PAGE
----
Most AutoNation dealerships are franchisees which sell new cars that are affiliated with a specific manufacturer and have service shops that specialize in fixing that manufacturer’s vehicles. Since recalled vehicles typically must be returned to an authorized dealer for repairs, this should make it easier for those dealerships to make repairs to used recalled vehicles of the same brand, as a service department capable of making the repairs often exists on site. But, our survey found 62 used vehicles that were being sold by AutoNation dealerships of the same make as the vehicle under recall.
Dealers’ sales of used vehicles with unrepaired safety recalls may be illegal.
All states prohibit licensed dealers, including those that sell used vehicles, from engaging in practices such as bait and switch, false advertising, unfair and deceptive acts and practices, fraud, violating express or implied warranties and the common law duty of care, negligence or causing wrongful death. AutoNation’s failure to repair recalled cars despite promising that it is selling vehicles that are of high quality may violate these provisions.
Auto dealers should not sell unrepaired recalled used cars to consumers. To help address the risks posed by AutoNation’s sales of unsafe recalled vehicles to consumers:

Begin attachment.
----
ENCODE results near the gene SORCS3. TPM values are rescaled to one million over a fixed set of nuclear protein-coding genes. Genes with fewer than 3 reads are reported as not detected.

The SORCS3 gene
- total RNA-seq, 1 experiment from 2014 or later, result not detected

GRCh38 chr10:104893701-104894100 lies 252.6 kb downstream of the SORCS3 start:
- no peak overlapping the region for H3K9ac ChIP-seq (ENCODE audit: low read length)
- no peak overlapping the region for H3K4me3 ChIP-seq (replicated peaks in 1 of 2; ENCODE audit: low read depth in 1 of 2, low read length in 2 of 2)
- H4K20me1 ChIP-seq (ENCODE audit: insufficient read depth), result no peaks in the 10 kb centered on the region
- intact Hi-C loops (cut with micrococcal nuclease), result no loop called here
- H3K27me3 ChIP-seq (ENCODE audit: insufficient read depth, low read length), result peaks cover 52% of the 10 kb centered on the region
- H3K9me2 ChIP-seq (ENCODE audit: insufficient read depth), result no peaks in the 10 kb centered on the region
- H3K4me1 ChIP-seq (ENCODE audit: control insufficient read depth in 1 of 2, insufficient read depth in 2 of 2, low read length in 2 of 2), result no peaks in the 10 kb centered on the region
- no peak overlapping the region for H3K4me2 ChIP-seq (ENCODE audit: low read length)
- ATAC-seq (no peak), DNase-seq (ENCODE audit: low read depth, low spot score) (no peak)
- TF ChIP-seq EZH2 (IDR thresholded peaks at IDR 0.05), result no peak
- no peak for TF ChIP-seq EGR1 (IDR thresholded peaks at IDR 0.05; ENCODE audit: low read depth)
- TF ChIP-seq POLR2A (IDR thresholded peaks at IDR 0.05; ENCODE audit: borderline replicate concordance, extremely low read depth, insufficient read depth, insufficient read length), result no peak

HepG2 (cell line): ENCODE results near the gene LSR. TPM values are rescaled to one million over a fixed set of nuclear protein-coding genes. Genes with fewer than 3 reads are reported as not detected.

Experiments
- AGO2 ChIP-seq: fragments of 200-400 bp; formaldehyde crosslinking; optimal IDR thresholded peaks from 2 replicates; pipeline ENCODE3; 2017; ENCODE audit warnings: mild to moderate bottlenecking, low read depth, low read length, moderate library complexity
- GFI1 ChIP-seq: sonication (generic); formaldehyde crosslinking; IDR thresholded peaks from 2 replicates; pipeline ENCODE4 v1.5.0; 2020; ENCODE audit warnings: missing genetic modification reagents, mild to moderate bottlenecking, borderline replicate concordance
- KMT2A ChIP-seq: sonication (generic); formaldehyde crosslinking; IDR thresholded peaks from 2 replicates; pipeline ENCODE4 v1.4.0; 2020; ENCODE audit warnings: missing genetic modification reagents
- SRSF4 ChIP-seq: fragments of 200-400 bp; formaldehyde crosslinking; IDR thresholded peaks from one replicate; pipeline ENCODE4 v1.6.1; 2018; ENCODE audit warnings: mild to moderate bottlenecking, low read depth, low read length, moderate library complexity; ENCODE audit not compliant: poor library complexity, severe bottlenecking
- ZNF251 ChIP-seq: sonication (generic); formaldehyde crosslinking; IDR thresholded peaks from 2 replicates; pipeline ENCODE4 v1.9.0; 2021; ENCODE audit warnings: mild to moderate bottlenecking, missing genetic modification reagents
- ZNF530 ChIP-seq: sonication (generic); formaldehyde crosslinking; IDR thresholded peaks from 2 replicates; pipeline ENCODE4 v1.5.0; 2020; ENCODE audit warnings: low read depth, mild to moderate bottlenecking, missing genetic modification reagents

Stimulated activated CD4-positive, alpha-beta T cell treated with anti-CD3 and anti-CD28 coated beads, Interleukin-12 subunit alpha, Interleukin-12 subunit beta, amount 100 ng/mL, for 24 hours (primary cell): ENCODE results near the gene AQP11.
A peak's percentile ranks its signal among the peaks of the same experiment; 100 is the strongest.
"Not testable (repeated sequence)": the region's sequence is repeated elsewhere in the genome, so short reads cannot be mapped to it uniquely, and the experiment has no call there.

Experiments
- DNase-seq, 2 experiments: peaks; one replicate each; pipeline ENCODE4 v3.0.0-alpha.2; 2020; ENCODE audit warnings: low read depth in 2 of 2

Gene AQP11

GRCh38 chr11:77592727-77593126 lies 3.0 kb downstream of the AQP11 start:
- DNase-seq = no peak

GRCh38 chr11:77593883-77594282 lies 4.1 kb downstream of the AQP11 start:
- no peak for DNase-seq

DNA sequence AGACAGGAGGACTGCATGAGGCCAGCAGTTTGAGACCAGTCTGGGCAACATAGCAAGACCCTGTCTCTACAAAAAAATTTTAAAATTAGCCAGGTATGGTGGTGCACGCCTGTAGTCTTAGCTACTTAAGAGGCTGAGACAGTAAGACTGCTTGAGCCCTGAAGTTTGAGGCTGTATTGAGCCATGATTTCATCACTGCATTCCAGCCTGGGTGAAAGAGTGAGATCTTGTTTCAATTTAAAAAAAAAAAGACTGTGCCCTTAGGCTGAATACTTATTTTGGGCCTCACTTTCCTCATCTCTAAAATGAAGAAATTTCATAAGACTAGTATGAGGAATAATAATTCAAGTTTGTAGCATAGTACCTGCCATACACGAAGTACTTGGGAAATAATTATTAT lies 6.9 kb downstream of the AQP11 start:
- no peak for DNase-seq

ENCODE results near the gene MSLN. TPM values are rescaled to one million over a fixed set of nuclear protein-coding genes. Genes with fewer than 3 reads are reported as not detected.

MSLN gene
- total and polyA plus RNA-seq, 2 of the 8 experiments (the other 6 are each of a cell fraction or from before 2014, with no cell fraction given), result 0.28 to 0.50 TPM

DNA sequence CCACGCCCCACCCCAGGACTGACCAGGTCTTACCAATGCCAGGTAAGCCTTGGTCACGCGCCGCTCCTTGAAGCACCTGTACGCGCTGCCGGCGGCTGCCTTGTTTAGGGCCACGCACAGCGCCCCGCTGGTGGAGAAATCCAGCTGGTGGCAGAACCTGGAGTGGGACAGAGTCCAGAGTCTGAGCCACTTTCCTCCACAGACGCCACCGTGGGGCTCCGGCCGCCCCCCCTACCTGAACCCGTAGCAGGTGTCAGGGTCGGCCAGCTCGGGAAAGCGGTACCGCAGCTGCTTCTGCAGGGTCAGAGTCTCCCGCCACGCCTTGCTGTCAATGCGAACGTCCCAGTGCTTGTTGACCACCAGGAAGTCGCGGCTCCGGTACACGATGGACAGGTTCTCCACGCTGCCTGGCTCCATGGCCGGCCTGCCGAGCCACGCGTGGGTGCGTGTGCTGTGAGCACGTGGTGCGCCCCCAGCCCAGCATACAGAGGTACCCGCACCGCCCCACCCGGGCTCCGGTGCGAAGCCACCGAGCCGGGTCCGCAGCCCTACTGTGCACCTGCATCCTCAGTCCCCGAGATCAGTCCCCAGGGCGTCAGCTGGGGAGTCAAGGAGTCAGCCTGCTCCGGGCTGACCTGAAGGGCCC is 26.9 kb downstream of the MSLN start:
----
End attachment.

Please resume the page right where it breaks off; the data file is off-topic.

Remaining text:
The U.S. District Court in Washington, D.C., should grant the relief requested by Consumers for Auto Reliability and Safety, U.S. PIRG, and the Center for Auto Safety, and overturn the Federal Trade Commission’s consent orders with GM and with the automotive dealership chains CarMax, Lithia, Koons, West-Herr and Asbury that allows them to advertise that unsafe vehicles with unrepaired safety recalls are "safe," "subject to rigorous inspections," "repaired for safety," and "certified," as long as they merely disclose that the vehicles may have an open safety recall.
The Federal Trade Commission should prohibit AutoNation and other dealers from engaging in deceptive and unfair practices, such as advertising its used vehicles as “worry free” and high-quality when they have unrepaired safety recalls.
State attorneys general should investigate AutoNation and other dealers who engage in such practices, and enforce existing state laws that prohibit them from selling unsafe, unrepaired recalled vehicles to the motoring public.